4. Kolisnyk B, Al-Onaizi MA, Hirata PHF, Guzman MS, Nikolova S, Barbash S, Soreq H, Bartha R, Prado MAM*, Prado VF* (2013) Forebrain deletion of the vesicular acetylcholine transporter results in deficits in executive function, metabolic and RNA splicing abnormalities in the prefrontal cortex. J Neuroscience 33(37):14908-14920. *Corresponding authors.
5. Kolisnyk B, Guzman MS, Raulic S, Fan J, Magalhães AC, Feng G, Gros R, Prado VF*, Prado MAM* (2013) ChAT-ChR2-EYFP mice have enhanced motor endurance, but show deficits in attention and in several additional cognitive domains. J Neuroscience 33(25):10427-10438. *Corresponding authors.
6. Beraldo FH, Soares IN, Gonçalves DF, Fan J, Thomas AA, Santos TG, Mohammad AH, Roffé M, Calder MD, Nikolova S, Hajj GN, Guimaraes AL, Massensini AR, Welch I, Betts DH, Gros R, Drangova M, Watson AJ, Bartha R, Prado VF*, Martins VR*, Prado MAM* (2013) Stress-inducible phosphoprotein 1 has unique co-chaperone activity during development and regulates cellular response to ischemia via the prion protein. FASEB J 27(9):3594-3607. *Corresponding authors.
7. Martyn AC, De Jaeger X, Magalhães AC, Kesarwani K, Gonçalves DF, Raulic S, Guzman MS, Jackson MF, Izquierdo I, MacDonald JF, Prado MAM*, Prado VF* (2012) Elimination of the vesicular acetylcholine transporter in the forebrain causes hyperactivity and deficits in spatial memory and long-term potentiation. Proc Natl Acad Sci USA 109(43):17651-17656. *Corresponding authors.
8. Guzman MS, De Jaeger X, Raulic S, Souza IA, Li AX, Schmid S, Menon RS, Gainetdinov RR, Caron MG, Bartha R, Prado VF*, Prado MAM* (2011) Elimination of the vesicular acetylcholine transporter in the striatum reveals regulation of behavior by cholinergic-glutamatergic co-transmission. PLoS Biol 9(11):e1001194. *Corresponding authors. (Press release by UWO and PLoS Biology; commented in Nature Reviews of Neuroscience; January 2012).
9. Caetano FA, Beraldo FH, Hajj GN, Guimaraes AL, Jürgensen S, Wasilewska-Sampaio AP, Hirata PH, Souza I, Machado CF, Wong DY, De Felice FG, Ferreira ST, Prado VF, Rylett RJ, Martins VR, Prado MAM (2011) Amyloid-beta oligomers increase the localization of prion protein at the cell surface. J Neurochem 117(3):538-553.
10. Beraldo FH, Arantes CP, dos Santos TG, Machado CF, Roffé M, Hajj GN, Lee KS, Magalhães AC, Caetano FA, Mancini GL, Lopes MH, Américo TA, Magdesian MH, Ferguson SSG, Linden R, Prado MAM* and Martins VR* (2011) Metabotropic glutamate receptors transduce signals for neurite outgrowth after binding of the prion protein to laminin gamma1 chain. FASEB J 25(1):265-279. *Co-senior authors. *Corresponding authors.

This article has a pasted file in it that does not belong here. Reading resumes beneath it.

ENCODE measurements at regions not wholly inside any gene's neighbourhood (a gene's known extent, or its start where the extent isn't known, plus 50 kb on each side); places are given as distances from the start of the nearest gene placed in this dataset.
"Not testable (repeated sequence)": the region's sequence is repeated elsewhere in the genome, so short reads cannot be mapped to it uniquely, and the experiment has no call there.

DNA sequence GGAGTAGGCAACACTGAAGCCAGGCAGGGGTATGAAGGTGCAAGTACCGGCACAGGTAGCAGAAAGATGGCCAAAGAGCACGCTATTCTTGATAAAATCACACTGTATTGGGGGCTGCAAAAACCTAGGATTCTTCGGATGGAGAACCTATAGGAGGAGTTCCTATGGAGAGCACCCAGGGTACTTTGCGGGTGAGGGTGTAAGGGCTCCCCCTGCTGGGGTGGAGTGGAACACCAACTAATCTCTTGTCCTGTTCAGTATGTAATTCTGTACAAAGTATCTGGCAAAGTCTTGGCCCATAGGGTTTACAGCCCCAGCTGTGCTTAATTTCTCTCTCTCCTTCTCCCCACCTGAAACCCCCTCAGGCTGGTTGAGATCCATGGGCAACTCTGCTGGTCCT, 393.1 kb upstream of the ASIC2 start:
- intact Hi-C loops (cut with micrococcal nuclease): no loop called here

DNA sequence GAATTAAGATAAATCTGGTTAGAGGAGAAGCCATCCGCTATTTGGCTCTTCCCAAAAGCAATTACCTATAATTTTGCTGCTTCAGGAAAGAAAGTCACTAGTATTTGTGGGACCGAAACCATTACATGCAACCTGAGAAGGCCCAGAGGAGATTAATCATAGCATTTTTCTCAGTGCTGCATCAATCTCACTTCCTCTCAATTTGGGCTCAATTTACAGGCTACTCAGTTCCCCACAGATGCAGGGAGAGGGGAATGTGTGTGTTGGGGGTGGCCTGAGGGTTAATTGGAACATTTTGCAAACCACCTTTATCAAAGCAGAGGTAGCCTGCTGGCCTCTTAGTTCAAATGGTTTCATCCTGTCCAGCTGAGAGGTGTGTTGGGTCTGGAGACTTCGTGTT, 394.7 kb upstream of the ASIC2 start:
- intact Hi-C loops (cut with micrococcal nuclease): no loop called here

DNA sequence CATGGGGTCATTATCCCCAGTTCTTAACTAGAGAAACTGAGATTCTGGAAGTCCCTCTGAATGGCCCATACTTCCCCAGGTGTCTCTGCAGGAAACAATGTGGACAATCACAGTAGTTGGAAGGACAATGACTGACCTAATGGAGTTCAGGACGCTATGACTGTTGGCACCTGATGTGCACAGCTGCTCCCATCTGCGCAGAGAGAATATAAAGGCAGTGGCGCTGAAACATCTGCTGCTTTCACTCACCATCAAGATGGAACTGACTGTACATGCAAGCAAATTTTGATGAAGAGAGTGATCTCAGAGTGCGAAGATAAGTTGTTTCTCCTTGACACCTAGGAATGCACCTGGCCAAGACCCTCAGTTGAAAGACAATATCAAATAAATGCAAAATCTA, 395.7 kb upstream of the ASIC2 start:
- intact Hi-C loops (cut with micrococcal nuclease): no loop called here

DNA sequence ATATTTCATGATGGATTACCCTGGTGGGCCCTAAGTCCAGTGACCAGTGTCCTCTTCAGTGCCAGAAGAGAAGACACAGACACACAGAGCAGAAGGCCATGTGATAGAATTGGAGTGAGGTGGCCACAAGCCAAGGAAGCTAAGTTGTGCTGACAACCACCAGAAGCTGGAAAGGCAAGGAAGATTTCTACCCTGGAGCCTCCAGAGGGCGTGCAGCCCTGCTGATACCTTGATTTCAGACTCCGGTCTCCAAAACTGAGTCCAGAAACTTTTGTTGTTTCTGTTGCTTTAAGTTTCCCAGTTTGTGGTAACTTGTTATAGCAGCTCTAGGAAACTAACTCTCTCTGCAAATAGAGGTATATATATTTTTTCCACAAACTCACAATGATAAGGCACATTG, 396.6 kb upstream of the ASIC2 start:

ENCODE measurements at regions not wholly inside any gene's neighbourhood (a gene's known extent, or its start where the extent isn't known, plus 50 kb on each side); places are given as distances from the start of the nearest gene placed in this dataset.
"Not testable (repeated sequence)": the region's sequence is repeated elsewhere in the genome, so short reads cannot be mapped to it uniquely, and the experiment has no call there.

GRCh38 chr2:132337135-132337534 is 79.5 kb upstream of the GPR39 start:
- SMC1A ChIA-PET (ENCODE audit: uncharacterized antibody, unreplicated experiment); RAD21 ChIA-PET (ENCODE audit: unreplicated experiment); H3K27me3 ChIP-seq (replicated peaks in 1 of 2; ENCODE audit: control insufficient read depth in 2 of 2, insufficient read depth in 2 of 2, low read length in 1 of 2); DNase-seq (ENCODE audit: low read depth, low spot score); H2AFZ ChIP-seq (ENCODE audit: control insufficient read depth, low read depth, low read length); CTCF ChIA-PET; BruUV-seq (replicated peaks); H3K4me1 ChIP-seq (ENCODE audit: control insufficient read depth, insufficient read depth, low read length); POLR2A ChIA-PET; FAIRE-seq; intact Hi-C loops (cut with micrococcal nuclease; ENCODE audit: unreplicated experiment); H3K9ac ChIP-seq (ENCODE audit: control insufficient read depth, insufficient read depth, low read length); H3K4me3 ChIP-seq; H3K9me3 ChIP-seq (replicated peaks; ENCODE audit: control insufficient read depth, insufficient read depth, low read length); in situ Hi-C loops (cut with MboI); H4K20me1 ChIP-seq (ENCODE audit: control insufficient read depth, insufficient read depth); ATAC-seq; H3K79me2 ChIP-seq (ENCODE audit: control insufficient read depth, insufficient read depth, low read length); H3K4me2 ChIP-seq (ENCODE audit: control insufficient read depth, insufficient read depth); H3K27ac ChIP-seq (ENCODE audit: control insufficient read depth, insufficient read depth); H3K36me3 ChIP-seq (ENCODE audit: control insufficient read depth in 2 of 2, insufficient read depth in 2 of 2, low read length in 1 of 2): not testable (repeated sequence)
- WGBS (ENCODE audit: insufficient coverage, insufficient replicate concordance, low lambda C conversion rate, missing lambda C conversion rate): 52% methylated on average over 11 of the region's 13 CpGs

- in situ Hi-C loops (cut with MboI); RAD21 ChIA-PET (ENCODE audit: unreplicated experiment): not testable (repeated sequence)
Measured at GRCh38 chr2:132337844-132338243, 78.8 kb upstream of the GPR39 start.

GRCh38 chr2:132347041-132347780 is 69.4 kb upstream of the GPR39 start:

11. Beraldo FH, Arantes CP, dos Santos TG, Queiroz NGT, Young K, Rylett RJ, Markus RP, Prado MAM* and Martins VR* (2010) Role of α7 nicotinic acetylcholine receptor in calcium signaling induced by prion protein interaction with stress inducible protein 1. Journal of Biological Chemistry 285(47):36542-36550. *Co-senior authors. *Corresponding authors.
12. Lara L, Damasceno DD, Pires R, Gros R, Gomes ER, Gavioli M, Lima RF, Guimarães D, Lima P, Bueno Jr CR, Vasconcelos A, Roman-Campos D, Menezes CAS, Sirvente RA, Salemi VM, Mady C, Caron MG, Ferreira AJ, Brum PC, Resende RR, Cruz JS, Gomez MV, Prado VF, de Almeida AP, Prado MAM*, Guatimosim S* (2010) Dysautonomia due to reduced cholinergic neurotransmission causes cardiac remodeling and heart failure. Molecular and Cellular Biology 30(7):1746-1756. *Corresponding authors. Press Release by the University of Western Ontario.
13. Caetano FA, Lopes MH, Haijj GNM, Machado CF, Arantes CP, Magalhães AC, Vieira MPB Américo TA, Massensini AR, Priola SA, Vorberg I, Gomez MV, Linden R, Prado VF, Martins VR*, Prado MAM* (2008) Endocytosis of prion protein is required for ERK 1/2 signaling induced by stress-inducible protein 1. Journal of Neuroscience 28(26):6691-6702. *Corresponding authors. Faculty of 1000 commented.
14. Prado VF, Martins-Silva C, de Castro BM, Lima RF, Barros DM, Amaral E, Ramsey AJ, Sotnikova TD, Ramirez MR, Kim HG, Rossato JI, Koenen J, Quan H, Cota VR, Moraes MF, Gomez MV, Guatimosim C, Wetsel WC, Kushmerick C, Pereira GS, Gainetdinov RR, Izquierdo I, Caron MG*, Prado MAM* (2006) Mice deficient for the vesicular acetylcholine transporter are myasthenic and have deficits in object and social recognition. Neuron 51(5):601-612. *Corresponding authors. [Preview of this article by Thomas S. Hnasko and Robert H. Edwards, Synaptic Vesicles: Half Full or Half Empty? Neuron 51:523-524; discussed in the Alzheimer’s Association Forum]
Robarts Research Institute
The University of Western Ontario
1151 Richmond St. N.
London, ON N6A 5B7
Tel: 519-931-5777 Ext. 24888